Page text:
This final installment about the “The Seven Characteristics That Set Great Leaders Apart,” features Paul Rooney, assistant vice president, safety and security; Kurt Ewen, assistant vice president, institutional effectiveness and planning; and Gert Garman, director, Collaborative Design Center, as they share their experiences and viewpoints that guide their actions with this characteristic in mind.
Characteristic #7: Be courageous. Defy logic and conventional wisdom and blaze new trails. Don’t dwell on why something can’t be done, but only consider how it might be accomplished. Make a decision, announce it and then you and your team should set about making it a reality.
Paul believes that courage is an extremely important characteristic of great leaders and that a true leader does not settle for average, but pushes his or her team to go the extra mile. Courageous leaders stand up for doing the right thing and create an environment that fosters team building and new ideas.
“I was a member of the Orlando Police Department’s Special Weapons and Tactics Team (S.W.A.T.) for 17 years and worked my way from entry-level assault team member to overall commander of the team,” Paul shares. “I witnessed thousands of courageous acts over the years. These brave S.W.A.T. team members would execute search warrants and would never know what they would face. This has taught me to be courageous in my leadership style. These acts of true courage inspire me to push the limits and prove that nothing is impossible, to live each day to the fullest and bring out the best in people. It’s about teamwork and the strength in numbers.”
Paul has a plaque that hangs in his office that reads; “It is easy to be brave from a safe distance.” In other words, a truly courageous leader is in the fight and will either find a way or make one.
“Being courageous can mean more than running toward the gunfire when others are running away. It means standing for what is right and just,” Paul added.
“The role of departments like institutional research and institutional assessment is to collect, analyze and disseminate information about how the College is doing,” says Kurt. “And it’s important to ask critical questions like: Are students learning what we say they should? Are they succeeding and persisting in reaching their goals? Is their experience of the College what we would hope?”
“The answers to these questions can often be challenging and require that we create an environment within which our colleagues have the freedom and courage to speak and/or hear the truth,” Kurt explained. “At the same time, to act with courage requires the leader to have a willingness to both speak and hear the truth, especially when it pertains to the things that are most important in the individual’s respective role or position.”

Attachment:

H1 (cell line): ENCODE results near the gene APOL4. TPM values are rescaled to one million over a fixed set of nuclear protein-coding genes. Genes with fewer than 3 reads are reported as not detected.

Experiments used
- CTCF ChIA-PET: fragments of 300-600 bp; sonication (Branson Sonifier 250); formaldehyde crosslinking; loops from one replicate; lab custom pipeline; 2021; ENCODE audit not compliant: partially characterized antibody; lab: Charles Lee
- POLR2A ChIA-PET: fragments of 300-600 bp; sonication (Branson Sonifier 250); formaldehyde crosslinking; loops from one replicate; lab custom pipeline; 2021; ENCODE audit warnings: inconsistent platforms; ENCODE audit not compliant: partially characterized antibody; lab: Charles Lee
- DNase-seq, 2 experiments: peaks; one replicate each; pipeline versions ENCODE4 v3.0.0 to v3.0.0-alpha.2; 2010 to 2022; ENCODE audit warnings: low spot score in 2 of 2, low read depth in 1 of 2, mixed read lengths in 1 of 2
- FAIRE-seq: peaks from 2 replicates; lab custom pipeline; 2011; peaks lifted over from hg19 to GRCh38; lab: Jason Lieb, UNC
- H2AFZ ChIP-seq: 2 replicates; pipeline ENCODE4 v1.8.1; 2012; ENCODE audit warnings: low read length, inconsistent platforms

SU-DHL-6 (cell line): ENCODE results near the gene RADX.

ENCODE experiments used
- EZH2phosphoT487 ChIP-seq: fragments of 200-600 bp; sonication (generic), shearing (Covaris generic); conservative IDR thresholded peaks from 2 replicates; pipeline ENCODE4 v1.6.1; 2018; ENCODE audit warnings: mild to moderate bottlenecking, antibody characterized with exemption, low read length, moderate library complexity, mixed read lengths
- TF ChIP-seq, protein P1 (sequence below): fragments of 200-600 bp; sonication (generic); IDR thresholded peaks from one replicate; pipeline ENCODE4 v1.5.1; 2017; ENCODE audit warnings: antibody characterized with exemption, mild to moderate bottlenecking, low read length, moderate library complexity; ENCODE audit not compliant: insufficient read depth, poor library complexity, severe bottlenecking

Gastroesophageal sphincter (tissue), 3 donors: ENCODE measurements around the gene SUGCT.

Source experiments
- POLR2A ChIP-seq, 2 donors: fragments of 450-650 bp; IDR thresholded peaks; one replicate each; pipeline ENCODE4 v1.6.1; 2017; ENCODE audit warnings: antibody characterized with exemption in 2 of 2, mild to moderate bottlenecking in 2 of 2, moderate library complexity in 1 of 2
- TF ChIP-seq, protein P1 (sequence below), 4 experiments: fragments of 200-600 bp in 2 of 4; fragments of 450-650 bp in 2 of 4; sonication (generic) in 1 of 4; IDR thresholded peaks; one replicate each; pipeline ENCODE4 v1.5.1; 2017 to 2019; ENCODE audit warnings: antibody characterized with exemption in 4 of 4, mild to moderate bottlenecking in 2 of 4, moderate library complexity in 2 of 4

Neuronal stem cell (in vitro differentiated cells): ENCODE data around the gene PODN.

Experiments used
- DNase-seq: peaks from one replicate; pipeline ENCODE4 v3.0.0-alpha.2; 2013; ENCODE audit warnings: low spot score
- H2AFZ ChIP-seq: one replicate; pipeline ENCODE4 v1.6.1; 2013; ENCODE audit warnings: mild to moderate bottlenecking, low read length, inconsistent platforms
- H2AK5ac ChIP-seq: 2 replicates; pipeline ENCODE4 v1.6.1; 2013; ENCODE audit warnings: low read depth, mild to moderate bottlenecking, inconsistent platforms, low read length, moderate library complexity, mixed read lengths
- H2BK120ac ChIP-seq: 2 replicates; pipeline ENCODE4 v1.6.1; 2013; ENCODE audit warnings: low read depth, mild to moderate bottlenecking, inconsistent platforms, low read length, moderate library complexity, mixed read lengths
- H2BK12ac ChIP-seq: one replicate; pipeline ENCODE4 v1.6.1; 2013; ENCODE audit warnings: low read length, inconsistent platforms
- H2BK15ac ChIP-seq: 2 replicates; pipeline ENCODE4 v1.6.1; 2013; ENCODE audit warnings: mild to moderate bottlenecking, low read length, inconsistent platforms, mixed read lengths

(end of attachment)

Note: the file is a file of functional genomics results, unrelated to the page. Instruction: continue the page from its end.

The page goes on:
Kurt is inspired by the courageous work of the individuals on the data team developed to support the implementation of Valencia’s Achieving the Dream efforts and shares that it is one the most professionally rewarding experiences of his time at Valencia.
“I saw Valencia faculty, staff, administrators and executive leadership willingly engage each other as equals before the data associated with the success of our initiatives. The people on the team came to the work from different perspectives. The meaning or implications of the data was rarely self-evident and the engagement was candid and often contentious, as we tried to figure out what was best for our students. In the end our work led to consensus, not unanimity, on the path to follow and ultimately, a deeper respect for each other as colleagues.”
Gert believes that courageous leadership is all about being willing to take risks.
“Just take a leap and do it. If it works, great! If it doesn’t, great! Learn from the failings and apply the learnings back to make a better, stronger iteration of the original idea.”
Gert exhibits her courageous leadership style by trying new things. “I’m usually pretty bold in my approach to challenges. If I ever get nervous about trying something new, I channel someone that I know is brave and I ask myself, How would they approach this? I also sometimes grab someone else to help me ‘share the scare’ so that I’m not alone.”
“It gives me immense pleasure to watch people display courage and listen to their intuition because they know they have a great idea, even when people tell them to the contrary. I am very inspired by people’s tenacity and the creativity behavior of realness to sell their idea in a most creative way.” Gert believes the most essential traits of great leadership are the ability to listen deeply, to empower and celebrate with your team.
Courageous leadership is contagious. These leaders set the example by practicing humility, patience and exhibiting an inquisitive and collaborative spirit.